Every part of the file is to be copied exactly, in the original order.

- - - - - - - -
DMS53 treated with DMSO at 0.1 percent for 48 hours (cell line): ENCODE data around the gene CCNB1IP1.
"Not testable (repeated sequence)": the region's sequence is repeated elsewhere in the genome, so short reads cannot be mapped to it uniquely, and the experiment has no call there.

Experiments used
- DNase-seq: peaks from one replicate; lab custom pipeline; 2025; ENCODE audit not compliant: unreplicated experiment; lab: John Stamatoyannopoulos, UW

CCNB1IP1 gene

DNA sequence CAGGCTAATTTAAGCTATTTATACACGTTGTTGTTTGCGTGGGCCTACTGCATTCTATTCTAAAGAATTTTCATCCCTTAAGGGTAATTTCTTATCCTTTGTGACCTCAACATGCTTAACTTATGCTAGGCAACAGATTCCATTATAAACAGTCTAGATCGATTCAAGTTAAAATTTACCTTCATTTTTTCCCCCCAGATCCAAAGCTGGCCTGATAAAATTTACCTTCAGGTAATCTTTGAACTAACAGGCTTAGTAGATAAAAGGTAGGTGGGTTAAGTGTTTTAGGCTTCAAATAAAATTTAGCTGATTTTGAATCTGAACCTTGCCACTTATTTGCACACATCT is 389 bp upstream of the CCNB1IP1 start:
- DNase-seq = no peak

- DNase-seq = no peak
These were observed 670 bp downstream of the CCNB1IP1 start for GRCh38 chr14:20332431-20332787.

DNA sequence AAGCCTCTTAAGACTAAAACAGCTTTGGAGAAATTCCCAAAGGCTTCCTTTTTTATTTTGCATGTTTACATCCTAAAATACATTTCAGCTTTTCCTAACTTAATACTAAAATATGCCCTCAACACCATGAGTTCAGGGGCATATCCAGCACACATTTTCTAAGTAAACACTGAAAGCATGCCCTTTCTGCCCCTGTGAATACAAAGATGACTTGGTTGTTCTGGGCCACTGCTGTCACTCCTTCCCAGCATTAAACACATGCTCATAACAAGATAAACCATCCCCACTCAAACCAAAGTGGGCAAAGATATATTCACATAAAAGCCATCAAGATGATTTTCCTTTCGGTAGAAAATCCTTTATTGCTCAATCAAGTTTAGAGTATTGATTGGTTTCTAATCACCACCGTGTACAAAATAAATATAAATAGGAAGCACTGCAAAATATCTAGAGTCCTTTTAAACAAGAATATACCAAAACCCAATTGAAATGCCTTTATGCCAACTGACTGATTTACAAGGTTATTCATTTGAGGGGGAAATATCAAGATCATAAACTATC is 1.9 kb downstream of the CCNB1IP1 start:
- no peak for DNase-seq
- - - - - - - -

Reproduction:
DMS53 treated with DMSO at 0.1 percent for 48 hours (cell line): ENCODE data around the gene CCNB1IP1.
"Not testable (repeated sequence)": the region's sequence is repeated elsewhere in the genome, so short reads cannot be mapped to it uniquely, and the experiment has no call there.

Experiments used
- DNase-seq: peaks from one replicate; lab custom pipeline; 2025; ENCODE audit not compliant: unreplicated experiment; lab: John Stamatoyannopoulos, UW

CCNB1IP1 gene

DNA sequence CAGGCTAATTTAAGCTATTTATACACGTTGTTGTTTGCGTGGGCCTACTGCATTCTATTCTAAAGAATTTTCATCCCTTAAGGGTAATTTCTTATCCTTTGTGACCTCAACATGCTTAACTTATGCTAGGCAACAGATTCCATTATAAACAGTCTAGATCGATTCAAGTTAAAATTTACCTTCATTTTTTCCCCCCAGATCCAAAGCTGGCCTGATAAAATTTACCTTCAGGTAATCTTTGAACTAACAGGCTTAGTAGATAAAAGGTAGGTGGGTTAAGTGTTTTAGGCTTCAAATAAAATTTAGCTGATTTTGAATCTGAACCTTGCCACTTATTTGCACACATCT is 389 bp upstream of the CCNB1IP1 start:
- DNase-seq = no peak

- DNase-seq = no peak
These were observed 670 bp downstream of the CCNB1IP1 start for GRCh38 chr14:20332431-20332787.

DNA sequence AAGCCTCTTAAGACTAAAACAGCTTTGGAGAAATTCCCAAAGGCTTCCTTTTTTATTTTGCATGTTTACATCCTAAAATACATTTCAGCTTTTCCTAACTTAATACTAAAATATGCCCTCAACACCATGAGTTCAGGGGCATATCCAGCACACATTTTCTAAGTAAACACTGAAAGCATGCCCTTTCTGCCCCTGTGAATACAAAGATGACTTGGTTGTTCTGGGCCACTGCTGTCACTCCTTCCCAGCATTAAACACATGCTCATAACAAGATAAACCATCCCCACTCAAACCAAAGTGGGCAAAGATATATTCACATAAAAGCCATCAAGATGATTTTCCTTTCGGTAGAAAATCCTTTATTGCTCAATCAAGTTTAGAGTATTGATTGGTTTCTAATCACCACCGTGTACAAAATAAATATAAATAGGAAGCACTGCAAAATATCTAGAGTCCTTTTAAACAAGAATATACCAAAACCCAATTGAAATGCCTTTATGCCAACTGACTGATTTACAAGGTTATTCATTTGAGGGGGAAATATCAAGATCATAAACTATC is 1.9 kb downstream of the CCNB1IP1 start:
- no peak for DNase-seq